The Ottomans were as serious about their art and decoration in death as they were in life. Tucked around the back of Hagia Sophia, accessible through a separate side entrance, is a small courtyard ringed by several small buildings that look like mini mosques. From the outside, they don’t look that impressive, but once you step inside they’re ever bit as opulent as the most ornate imperial Ottoman mosque.
These are the tombs of the Sultans. And they’re remarkable not just for their lavish decorations, each of which is different, but also because it wasn’t just the Sultan who was laid to rest here in his green-shrouded sarcophagus. His family members joined him, laid alongside, with large sarcophagi for adults and small ones for children. So what you’re seeing here is an entire extended family.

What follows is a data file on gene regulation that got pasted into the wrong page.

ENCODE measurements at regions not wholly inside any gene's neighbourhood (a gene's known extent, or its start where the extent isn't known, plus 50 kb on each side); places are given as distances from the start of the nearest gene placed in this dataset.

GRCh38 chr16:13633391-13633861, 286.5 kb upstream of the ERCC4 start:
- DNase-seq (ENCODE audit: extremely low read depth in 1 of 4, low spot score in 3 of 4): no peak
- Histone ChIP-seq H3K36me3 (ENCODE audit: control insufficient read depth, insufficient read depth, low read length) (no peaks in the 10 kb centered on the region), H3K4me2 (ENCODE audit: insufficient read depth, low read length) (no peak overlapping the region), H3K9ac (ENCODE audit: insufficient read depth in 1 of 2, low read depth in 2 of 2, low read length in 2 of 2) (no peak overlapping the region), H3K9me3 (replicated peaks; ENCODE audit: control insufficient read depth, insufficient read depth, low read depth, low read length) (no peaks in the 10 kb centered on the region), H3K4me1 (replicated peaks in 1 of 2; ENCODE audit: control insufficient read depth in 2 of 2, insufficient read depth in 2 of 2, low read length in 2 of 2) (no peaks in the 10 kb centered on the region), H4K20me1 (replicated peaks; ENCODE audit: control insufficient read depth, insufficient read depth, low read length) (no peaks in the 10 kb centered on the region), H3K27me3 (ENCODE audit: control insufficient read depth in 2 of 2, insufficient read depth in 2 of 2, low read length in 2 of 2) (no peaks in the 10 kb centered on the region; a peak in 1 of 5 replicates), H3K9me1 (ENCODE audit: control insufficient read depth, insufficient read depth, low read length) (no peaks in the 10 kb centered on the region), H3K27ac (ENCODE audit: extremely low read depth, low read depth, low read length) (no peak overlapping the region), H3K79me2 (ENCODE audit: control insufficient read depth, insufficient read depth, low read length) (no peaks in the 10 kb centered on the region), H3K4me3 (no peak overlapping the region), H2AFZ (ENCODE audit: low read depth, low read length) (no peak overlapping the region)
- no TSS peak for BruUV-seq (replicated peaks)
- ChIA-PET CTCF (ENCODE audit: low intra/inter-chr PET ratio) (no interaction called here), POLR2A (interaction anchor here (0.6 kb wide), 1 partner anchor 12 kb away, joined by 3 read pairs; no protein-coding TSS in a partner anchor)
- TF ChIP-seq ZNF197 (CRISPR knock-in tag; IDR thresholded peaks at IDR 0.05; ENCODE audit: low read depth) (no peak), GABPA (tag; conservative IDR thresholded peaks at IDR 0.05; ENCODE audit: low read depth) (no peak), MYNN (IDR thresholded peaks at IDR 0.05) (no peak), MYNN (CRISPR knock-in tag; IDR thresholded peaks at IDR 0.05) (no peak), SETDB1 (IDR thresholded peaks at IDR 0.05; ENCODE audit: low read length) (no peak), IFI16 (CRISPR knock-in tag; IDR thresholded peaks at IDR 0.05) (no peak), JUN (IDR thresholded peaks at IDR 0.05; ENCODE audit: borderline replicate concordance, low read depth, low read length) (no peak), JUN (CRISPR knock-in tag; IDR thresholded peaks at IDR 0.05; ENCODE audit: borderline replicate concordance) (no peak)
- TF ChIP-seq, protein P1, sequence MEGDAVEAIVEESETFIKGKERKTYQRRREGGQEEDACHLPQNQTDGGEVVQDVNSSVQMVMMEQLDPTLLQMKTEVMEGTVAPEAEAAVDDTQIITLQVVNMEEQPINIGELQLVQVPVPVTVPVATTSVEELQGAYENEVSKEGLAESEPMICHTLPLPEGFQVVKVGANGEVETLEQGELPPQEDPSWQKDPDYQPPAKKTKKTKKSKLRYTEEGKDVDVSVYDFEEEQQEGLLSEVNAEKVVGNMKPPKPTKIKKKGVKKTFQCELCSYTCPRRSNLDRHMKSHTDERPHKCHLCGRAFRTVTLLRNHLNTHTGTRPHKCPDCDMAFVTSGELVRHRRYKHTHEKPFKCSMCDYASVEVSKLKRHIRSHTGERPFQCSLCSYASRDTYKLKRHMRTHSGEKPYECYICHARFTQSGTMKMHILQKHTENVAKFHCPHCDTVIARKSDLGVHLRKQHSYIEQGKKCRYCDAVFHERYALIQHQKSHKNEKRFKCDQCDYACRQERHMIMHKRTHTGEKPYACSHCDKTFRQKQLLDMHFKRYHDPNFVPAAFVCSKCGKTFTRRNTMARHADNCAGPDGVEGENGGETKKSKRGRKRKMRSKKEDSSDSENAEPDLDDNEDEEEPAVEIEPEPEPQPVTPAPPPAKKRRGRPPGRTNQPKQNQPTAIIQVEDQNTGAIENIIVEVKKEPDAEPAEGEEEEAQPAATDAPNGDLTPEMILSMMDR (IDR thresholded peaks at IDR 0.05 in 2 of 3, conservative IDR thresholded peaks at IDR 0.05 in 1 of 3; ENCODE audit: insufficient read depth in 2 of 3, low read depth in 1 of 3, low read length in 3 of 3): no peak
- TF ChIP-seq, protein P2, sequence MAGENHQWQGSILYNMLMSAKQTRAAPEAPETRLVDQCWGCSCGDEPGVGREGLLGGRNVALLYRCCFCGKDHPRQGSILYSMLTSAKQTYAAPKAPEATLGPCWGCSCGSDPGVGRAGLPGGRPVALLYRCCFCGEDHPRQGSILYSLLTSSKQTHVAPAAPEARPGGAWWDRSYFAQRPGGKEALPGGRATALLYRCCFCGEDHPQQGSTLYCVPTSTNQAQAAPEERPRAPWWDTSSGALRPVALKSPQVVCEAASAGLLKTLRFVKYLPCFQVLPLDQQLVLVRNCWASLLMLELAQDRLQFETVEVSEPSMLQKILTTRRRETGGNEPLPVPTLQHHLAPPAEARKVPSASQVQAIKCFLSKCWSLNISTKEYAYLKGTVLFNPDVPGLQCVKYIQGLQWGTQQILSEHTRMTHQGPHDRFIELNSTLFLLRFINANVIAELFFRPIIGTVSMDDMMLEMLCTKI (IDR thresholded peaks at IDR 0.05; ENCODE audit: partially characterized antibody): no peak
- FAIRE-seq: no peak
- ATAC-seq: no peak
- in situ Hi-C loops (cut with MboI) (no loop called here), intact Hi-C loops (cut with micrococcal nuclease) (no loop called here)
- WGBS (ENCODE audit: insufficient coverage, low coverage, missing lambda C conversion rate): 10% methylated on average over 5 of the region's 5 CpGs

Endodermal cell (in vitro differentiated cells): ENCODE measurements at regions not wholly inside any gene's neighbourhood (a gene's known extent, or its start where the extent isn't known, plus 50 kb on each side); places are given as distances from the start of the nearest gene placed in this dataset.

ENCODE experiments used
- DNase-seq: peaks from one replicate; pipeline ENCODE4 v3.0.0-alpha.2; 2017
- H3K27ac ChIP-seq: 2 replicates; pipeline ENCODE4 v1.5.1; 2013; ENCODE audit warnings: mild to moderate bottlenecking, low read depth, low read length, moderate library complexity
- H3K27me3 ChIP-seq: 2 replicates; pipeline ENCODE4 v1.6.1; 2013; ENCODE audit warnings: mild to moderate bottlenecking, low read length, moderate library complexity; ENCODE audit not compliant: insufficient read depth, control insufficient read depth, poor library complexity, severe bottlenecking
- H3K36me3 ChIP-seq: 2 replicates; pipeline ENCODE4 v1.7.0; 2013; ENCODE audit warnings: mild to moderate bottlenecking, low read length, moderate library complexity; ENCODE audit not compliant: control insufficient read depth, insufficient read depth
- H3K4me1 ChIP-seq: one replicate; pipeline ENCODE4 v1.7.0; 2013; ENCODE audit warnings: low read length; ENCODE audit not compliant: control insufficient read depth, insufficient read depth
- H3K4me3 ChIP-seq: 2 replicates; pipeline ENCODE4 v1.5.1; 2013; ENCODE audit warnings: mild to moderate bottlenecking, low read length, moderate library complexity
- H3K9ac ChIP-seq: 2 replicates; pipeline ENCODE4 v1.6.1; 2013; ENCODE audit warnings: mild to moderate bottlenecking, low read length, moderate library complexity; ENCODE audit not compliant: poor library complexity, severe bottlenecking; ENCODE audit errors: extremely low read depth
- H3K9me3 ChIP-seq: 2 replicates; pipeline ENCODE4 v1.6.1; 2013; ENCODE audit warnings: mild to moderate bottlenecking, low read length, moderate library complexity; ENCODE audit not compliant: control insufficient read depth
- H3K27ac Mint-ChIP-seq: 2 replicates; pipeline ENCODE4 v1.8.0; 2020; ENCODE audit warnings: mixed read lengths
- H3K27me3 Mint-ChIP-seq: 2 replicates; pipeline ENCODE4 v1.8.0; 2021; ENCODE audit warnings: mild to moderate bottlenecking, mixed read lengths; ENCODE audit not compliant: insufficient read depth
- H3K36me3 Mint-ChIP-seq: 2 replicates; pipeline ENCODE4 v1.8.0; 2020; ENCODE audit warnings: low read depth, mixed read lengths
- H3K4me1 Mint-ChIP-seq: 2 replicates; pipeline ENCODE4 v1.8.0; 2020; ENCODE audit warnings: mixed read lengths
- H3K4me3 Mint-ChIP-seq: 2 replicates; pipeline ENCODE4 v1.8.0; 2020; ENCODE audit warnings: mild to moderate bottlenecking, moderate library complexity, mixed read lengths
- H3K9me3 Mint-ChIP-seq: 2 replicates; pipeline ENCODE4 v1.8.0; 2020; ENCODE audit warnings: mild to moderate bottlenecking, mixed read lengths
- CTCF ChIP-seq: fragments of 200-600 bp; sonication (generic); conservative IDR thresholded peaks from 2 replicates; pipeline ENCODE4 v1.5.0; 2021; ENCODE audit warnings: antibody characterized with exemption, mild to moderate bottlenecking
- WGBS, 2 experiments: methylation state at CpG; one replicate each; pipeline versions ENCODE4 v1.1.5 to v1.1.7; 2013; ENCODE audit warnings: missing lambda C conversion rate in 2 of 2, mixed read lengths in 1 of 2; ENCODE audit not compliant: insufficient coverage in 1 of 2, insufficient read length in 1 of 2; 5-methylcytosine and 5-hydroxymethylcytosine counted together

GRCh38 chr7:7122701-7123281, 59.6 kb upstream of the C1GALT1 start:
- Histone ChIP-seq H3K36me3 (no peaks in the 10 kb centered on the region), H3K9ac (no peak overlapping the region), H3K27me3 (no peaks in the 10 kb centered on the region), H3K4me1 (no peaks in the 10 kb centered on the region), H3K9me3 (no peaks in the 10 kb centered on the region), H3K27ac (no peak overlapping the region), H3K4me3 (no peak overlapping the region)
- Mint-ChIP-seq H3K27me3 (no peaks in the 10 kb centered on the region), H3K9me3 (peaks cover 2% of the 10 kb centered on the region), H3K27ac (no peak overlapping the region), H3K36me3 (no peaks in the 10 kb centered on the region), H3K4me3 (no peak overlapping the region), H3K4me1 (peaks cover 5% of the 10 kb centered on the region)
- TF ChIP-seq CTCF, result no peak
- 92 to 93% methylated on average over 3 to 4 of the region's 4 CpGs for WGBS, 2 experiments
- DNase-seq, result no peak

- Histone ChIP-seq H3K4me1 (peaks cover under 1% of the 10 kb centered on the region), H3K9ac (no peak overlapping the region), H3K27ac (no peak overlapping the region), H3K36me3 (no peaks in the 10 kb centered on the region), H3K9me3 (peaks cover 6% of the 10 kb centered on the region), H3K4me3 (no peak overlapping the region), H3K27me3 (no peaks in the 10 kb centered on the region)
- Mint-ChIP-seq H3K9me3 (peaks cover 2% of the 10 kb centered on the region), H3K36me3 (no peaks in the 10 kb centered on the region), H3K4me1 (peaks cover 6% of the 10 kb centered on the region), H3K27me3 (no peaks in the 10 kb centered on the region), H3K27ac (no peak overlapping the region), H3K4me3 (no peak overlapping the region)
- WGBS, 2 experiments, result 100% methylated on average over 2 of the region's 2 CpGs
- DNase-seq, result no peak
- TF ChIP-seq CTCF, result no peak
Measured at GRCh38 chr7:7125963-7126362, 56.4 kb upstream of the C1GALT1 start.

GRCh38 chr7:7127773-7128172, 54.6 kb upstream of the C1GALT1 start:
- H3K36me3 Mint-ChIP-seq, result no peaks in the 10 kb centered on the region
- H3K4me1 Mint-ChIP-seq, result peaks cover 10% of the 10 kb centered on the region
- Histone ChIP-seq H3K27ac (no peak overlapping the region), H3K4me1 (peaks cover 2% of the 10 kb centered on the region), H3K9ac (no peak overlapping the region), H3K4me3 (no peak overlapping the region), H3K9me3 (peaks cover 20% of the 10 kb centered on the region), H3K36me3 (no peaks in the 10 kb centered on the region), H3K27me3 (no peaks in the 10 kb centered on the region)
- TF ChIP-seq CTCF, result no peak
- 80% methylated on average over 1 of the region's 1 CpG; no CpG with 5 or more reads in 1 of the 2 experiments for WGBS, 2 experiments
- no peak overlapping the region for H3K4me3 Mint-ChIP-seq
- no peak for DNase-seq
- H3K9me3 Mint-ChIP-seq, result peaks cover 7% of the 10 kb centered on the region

The five tombs are those of:
- Sultan Selim II (reign 1566-1574)
- Sultan Murad III (reign 1574-1595)
- Sultan Mehmed III (reign 1595-1603)
- Sultan Mustafa I (reigns 1617-1618, 1622-1623)
- Sultan Ibrahim I (reign 1640-1648)
Süleymaniye the Magnificent, the longest-serving of the Ottoman Sultans, isn’t here. He has his own tomb behind Süleymaniye Mosque.
Photos of the Tombs of the Sultans
What to Know Before You Go
- There’s a separate entrance from the main Hagia Sophia complex. The entrance, which isn’t especially well signed, is on the southeastern corner of Hagia Sophia, around the corner from the main entrance. It’s next to the tourist shops and on the same road that leads in to the entrance to the Topkapi Palace (Kabasakal Cd).
It keeps the same opening hours as the rest of Hagia Sophia. Which means it’s closed Sundays and open other days 9 to 5.
It’s free, although you’ll have to go through the obligatory security checkpoint on the way in.
It’s small. There are five tombs in a small courtyard. 30 minutes is plenty of time.
You’ll have to remove your shoes before entering any of the tombs.
You can find more of my photos from the Tombs of the Sultans here.
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